At age six, Jennie Christensen was diagnosed with trichotillomania, the compulsion to pull out one’s hair.
“It was very challenging to grow up with it. I hated it. I hated myself,” says Christensen, who earned her PhD in toxicology at UVic. “But I’ve turned an obsession into a research business. I took a flaw and turned it into one of my greatest strengths.”
Last year she launched TrichAnalytics Inc., a game-changing business that analyzes growing biological tissues such as hair, nails or feathers for metal and elemental contaminants to determine changes in health.
“I’ve always had a passion for screening, detective work and discovering why,” she says.
Before TrichAnalytics, she worked with four other scientists to publish a provocative paper in the Journal of Archaeological Science: Reports, which challenged the idea that explorers on the Franklin Expedition (1845-1848) died of lead poisoning. Using highly sophisticated technology, including laser ablation (her specialty), the team analyzed a thumbnail from crew member John Hartnell. They found that instead of dying of lead poisoning from canned food, he had been chronically zinc-deficient, which possibly led to weakened immunity and, ultimately, tuberculosis and death. The results changed history.
Christensen now wants to impact the future, investigating large, complex environmental health issues, from animals exposed to mercury to children exposed to lead, and showing the impact in the hopes of effecting change.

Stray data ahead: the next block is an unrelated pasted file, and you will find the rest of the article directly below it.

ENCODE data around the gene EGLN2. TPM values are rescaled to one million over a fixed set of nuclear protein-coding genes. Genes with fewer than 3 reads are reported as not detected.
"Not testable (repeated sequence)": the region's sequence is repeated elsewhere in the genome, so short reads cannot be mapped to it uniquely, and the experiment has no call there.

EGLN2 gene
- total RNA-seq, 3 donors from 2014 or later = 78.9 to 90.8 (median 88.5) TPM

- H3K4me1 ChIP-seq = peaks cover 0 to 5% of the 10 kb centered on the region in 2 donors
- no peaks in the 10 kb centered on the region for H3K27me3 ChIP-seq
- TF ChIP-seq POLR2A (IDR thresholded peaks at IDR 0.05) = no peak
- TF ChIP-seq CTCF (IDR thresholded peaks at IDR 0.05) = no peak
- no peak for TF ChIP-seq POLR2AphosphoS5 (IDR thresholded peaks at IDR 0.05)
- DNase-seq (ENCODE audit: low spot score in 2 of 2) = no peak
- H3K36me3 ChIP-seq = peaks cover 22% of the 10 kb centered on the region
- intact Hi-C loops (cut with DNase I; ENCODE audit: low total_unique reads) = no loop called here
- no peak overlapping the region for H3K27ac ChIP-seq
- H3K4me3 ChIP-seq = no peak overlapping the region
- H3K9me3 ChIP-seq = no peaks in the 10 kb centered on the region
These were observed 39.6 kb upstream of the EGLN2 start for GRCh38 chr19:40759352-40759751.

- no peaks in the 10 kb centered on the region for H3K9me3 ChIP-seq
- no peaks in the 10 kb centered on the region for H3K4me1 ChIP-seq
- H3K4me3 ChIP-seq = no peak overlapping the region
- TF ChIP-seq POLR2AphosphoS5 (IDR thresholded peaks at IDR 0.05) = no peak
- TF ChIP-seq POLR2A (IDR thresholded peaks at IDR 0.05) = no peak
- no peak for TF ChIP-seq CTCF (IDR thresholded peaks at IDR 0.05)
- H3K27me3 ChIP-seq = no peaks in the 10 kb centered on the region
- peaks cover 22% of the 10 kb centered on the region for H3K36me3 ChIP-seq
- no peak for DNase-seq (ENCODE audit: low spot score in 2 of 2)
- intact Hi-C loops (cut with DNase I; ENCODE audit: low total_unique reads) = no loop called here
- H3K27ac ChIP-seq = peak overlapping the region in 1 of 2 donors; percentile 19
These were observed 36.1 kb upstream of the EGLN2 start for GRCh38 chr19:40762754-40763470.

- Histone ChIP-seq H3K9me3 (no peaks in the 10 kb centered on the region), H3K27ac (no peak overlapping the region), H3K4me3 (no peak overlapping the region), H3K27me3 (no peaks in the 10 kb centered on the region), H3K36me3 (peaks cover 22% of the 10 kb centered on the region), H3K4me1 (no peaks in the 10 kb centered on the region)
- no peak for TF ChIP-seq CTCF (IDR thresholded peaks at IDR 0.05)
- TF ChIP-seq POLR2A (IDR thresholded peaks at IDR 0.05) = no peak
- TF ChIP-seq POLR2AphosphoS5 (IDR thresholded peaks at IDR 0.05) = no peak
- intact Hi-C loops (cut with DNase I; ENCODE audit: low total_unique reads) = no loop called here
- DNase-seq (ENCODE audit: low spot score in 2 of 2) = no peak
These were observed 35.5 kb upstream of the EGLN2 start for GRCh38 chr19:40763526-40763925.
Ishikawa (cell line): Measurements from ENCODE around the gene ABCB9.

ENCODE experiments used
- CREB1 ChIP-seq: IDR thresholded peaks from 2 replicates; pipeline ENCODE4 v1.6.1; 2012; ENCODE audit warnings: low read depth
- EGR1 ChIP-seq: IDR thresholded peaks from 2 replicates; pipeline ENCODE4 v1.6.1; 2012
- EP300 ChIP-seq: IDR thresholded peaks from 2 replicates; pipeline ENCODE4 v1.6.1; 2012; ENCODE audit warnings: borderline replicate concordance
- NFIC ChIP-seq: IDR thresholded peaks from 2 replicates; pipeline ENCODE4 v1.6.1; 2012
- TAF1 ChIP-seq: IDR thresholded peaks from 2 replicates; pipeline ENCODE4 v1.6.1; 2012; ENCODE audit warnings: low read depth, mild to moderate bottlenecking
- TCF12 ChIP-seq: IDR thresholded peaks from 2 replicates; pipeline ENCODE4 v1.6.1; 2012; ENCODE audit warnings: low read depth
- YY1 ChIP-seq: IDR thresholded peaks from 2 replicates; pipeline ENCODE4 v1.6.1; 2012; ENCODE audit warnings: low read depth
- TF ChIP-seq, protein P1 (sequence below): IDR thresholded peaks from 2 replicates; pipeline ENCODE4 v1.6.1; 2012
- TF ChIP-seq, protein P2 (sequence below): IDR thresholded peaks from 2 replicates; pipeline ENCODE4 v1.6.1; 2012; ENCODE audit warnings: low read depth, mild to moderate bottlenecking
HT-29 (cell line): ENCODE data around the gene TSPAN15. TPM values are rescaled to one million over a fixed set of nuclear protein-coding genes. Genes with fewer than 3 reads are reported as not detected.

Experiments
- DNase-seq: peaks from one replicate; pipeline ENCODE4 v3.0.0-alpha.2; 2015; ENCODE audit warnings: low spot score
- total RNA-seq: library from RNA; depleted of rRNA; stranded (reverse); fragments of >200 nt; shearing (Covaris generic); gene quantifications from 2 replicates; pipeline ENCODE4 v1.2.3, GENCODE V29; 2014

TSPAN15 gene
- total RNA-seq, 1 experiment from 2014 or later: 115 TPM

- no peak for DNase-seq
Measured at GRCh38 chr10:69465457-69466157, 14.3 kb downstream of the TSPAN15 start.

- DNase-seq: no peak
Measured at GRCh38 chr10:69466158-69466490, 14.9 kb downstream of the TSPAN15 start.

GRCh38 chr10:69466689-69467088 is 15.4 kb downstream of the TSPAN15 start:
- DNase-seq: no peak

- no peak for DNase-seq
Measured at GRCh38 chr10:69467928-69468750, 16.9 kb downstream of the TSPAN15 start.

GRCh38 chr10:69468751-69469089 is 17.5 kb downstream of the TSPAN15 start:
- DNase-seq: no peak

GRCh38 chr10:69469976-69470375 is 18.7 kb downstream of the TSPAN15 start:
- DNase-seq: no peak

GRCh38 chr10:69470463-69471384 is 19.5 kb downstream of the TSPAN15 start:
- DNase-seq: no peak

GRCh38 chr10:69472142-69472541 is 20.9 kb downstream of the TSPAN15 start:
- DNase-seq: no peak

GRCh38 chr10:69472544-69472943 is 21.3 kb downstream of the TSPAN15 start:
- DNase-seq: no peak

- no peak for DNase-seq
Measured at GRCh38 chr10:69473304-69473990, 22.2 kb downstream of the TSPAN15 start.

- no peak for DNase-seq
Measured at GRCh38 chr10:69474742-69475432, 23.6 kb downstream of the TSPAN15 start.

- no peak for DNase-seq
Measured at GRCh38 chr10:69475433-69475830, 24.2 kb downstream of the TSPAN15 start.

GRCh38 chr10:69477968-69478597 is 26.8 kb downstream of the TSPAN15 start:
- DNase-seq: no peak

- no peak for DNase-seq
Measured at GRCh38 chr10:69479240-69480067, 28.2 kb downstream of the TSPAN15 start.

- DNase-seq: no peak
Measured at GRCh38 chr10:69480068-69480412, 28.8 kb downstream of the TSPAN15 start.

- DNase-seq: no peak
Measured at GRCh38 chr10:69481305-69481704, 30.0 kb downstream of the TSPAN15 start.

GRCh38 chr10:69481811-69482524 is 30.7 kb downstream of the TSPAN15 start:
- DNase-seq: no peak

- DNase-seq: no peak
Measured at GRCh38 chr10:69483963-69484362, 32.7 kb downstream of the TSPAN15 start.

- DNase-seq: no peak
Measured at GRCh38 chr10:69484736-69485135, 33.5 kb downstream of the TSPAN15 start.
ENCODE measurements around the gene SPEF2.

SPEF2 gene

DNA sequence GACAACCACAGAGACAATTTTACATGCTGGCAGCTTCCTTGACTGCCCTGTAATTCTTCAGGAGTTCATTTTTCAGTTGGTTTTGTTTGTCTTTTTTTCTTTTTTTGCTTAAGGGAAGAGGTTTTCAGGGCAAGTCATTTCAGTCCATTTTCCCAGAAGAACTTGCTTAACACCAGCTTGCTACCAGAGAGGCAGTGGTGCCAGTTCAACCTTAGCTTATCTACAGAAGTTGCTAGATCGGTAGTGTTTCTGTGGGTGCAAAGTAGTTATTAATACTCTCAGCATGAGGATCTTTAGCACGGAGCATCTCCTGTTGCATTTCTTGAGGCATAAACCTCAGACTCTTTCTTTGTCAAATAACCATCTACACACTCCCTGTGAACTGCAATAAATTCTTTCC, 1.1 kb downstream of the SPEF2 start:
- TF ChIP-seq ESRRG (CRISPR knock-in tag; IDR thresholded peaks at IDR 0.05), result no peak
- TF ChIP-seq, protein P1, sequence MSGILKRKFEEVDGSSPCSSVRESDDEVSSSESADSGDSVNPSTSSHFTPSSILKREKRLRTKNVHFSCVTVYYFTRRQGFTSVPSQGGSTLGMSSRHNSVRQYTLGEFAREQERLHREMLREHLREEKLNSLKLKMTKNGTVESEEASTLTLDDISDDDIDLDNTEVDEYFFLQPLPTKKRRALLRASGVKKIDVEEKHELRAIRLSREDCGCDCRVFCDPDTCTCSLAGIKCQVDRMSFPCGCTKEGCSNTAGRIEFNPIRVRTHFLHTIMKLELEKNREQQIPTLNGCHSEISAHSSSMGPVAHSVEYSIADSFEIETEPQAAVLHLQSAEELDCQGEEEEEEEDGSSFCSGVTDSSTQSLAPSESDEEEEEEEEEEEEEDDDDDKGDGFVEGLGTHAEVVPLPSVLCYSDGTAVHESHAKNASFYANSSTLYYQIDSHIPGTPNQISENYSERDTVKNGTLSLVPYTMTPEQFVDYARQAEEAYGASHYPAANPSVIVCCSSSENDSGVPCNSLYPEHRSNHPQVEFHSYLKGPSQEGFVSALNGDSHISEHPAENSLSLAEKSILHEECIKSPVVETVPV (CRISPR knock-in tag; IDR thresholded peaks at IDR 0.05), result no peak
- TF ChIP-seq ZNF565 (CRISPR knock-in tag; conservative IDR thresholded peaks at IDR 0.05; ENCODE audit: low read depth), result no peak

Q&A with Dr. Jennie Christensen of Trichanalytics
What was the best business advice you ever received?
This comes from a contact from the United Nations: “You’ve got the science nailed. Now you need to understand the market and determine why they want to use your resource.”
What was the scariest part of starting?
I had an amazing job with Stantec, well-paying, well-respected, great colleagues, a great future. The scariest part was taking a step away from that into the great unknown…
What are you most proud of?
Helping to solve the mystery of the Franklin Expedition. That is the pinnacle of my career. And if I look back to when I was a kid, what I saw for myself, I feel like I’ve had a very happy, successful, fulfilling life. I’ve got a great family, business, education. Despite my challenges in life, I’ve persevered.
What advice would you give someone just starting out?
Meet and talk to as many people as you can. People want to be helpful and you need help.
Type of business: The only commercial laboratory in Canada to use laser ablation for biological tissues to answer questions in regard to metal exposure, nutrition and health.
Year founded: 2016
Owner/principal: Dr. Jennie Christensen
What sets you apart? “I’m probably the only one in the world who’s taken an obsession with hair to research how hair can incorporate contaminants.”
This article is from the April/May 2017 issue of Douglas.